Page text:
"Look for your choices, pick the best one, then go with it" (Pat Riley, former Head Coach of the NBA champion Miami Heat)
Today many investors are chasing dividend-paying stocks no matter what price the stock is selling for. With interest rates so low it's understandable that a healthy dividend is major consideration when choosing a stock. Yet this is a stock-picker's market and we all need reasonable criteria for choosing stocks while aiming for bargain prices.
The purpose of this article is to remind us that there are 3 essential considerations (or rules) for choosing stocks that offer dividends. Investors can use them (Buy the best companies, Buy at the lowest price possible, and Buy stocks with rising dividends) to enhance the chances of experiencing the positive total returns investors desire.
Buying Season in the Investment Markets
We've apparently entered the stock market correction season. Pullbacks will likely be similar to what investors experienced in the last two weeks in June. The "window of opportunity" to buy opportunistically opens and closes faster than ever before.
That's why these investment considerations are important to know and understand now before the next leg of this ongoing bull market takes off. It's important to know what we want to own and why before the best companies pull back to more reasonable price levels. It's a "ready, get set, not quite yet" approach that I'm suggesting. The following 3 "rules" are not only helpful but critical to having a greater chance of investing success.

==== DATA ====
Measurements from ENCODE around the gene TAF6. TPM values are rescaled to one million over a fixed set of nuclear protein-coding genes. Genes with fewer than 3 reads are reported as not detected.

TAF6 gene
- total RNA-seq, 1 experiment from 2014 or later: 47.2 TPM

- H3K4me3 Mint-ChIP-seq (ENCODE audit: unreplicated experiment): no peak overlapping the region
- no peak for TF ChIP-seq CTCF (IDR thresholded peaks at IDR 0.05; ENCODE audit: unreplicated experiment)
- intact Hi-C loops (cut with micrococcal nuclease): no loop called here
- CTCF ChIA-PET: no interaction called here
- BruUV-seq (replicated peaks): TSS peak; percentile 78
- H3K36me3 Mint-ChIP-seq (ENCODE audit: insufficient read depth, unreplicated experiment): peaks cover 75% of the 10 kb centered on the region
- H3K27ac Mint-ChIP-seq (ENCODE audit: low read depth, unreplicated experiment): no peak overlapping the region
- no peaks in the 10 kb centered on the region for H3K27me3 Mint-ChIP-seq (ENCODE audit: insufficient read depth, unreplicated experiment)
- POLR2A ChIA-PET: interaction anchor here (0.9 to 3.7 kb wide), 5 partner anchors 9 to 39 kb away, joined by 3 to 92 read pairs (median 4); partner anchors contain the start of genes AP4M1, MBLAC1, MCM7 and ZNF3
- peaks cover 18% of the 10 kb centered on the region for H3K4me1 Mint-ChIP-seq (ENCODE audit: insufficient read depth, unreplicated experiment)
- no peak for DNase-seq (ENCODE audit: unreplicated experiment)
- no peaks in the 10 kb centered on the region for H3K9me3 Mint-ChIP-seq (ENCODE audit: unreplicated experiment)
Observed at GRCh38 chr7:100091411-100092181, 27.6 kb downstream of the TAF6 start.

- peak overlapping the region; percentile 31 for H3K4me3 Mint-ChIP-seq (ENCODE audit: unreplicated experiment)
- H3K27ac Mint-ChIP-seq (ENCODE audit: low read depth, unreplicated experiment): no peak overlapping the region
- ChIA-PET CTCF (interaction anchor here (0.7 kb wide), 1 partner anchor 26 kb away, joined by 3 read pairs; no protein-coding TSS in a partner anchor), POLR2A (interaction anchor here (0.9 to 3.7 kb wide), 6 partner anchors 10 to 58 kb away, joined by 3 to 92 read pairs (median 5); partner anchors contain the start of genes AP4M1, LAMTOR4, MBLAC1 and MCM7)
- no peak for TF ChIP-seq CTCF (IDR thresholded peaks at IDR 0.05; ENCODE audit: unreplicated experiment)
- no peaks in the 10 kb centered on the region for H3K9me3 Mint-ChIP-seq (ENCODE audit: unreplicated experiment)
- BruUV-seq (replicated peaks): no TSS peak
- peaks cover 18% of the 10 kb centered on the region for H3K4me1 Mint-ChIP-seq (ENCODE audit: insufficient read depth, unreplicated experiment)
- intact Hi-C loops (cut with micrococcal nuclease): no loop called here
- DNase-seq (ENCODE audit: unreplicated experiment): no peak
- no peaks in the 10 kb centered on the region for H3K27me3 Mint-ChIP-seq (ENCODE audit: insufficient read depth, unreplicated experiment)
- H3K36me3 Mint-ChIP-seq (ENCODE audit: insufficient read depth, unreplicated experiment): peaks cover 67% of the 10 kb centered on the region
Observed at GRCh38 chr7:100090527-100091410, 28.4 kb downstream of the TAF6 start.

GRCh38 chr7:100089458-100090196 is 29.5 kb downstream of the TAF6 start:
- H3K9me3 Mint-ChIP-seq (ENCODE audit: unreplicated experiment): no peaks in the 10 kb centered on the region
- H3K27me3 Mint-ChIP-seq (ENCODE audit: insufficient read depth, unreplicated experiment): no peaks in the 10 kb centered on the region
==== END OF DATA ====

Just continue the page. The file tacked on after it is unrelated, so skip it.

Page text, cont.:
Buy Quality: When choosing a stock to buy, whether it's for capital gains or dividend income, pick the best companies you can find. It really isn't rocket science but I'm not saying it's easy either. Choosing the best companies in a sector that have a long track record of profitability and have increased the dividends year-after-year is a good place to begin. It's also important that the company has a product or service that its customers can't live without.
A good example is California Water Services Group (CWT). Founded in 1926 and headquartered in San Jose, California, CWT provides water utility and other related services in California, Washington, New Mexico, and Hawaii. It engages in the production, purchase, storage, treatment, testing, distribution, and sale of water for domestic, industrial, public, and irrigation uses, as well as for fire protection.
The company is also involved in non-regulated water-related activities, including operating water and waste water systems; providing operating and maintenance, meter reading, and billing services to municipalities and private companies, as well as lab services for water quality testing.
To make sure it is diversified enough CWT also makes money leasing communication antenna sites on its properties to telecommunication companies and operates recycled water systems. It also provides sewer and refuse billing services to various municipalities.